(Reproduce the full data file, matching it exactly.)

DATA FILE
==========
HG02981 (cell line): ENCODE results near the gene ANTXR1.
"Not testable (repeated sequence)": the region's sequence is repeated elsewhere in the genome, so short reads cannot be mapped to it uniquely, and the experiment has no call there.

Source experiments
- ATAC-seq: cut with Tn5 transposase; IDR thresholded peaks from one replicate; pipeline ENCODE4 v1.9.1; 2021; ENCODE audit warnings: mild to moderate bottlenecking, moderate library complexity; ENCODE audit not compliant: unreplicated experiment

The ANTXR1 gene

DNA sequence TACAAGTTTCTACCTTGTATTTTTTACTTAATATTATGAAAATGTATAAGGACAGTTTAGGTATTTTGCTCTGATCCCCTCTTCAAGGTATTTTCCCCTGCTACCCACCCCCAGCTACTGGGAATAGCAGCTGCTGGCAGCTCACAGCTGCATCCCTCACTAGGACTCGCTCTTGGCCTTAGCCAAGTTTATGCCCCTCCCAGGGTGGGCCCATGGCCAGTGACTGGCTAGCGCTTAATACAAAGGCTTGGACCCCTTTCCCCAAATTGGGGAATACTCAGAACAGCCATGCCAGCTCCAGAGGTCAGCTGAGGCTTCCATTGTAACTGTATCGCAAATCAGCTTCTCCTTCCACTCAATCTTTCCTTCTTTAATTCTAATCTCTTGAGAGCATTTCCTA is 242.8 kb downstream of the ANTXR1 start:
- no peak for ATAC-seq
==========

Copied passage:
HG02981 (cell line): ENCODE results near the gene ANTXR1.
"Not testable (repeated sequence)": the region's sequence is repeated elsewhere in the genome, so short reads cannot be mapped to it uniquely, and the experiment has no call there.

Source experiments
- ATAC-seq: cut with Tn5 transposase; IDR thresholded peaks from one replicate; pipeline ENCODE4 v1.9.1; 2021; ENCODE audit warnings: mild to moderate bottlenecking, moderate library complexity; ENCODE audit not compliant: unreplicated experiment

The ANTXR1 gene

DNA sequence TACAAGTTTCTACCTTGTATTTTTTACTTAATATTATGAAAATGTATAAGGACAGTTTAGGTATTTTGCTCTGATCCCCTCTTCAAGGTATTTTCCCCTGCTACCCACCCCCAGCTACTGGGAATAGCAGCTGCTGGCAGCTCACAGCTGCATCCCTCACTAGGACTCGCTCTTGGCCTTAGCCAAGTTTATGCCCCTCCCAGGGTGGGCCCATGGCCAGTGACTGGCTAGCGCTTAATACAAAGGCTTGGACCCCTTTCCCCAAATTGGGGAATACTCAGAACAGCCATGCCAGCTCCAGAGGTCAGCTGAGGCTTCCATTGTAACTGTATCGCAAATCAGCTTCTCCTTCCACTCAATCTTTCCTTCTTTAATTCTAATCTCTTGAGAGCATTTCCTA is 242.8 kb downstream of the ANTXR1 start:
- no peak for ATAC-seq